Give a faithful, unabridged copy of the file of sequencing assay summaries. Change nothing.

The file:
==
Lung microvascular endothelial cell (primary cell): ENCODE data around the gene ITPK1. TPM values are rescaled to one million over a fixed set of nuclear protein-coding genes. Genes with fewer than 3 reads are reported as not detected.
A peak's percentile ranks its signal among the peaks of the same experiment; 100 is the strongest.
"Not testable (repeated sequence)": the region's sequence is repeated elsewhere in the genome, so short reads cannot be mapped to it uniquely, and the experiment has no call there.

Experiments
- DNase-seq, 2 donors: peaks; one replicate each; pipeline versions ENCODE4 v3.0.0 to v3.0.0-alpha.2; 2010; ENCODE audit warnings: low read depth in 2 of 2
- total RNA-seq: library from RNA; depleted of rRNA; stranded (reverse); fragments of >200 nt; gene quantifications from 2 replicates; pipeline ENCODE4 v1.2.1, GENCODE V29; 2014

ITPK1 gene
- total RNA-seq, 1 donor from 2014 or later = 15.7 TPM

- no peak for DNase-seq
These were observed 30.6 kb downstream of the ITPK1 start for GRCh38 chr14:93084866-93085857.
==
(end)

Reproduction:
Lung microvascular endothelial cell (primary cell): ENCODE data around the gene ITPK1. TPM values are rescaled to one million over a fixed set of nuclear protein-coding genes. Genes with fewer than 3 reads are reported as not detected.
A peak's percentile ranks its signal among the peaks of the same experiment; 100 is the strongest.
"Not testable (repeated sequence)": the region's sequence is repeated elsewhere in the genome, so short reads cannot be mapped to it uniquely, and the experiment has no call there.

Experiments
- DNase-seq, 2 donors: peaks; one replicate each; pipeline versions ENCODE4 v3.0.0 to v3.0.0-alpha.2; 2010; ENCODE audit warnings: low read depth in 2 of 2
- total RNA-seq: library from RNA; depleted of rRNA; stranded (reverse); fragments of >200 nt; gene quantifications from 2 replicates; pipeline ENCODE4 v1.2.1, GENCODE V29; 2014

ITPK1 gene
- total RNA-seq, 1 donor from 2014 or later = 15.7 TPM

- no peak for DNase-seq
These were observed 30.6 kb downstream of the ITPK1 start for GRCh38 chr14:93084866-93085857.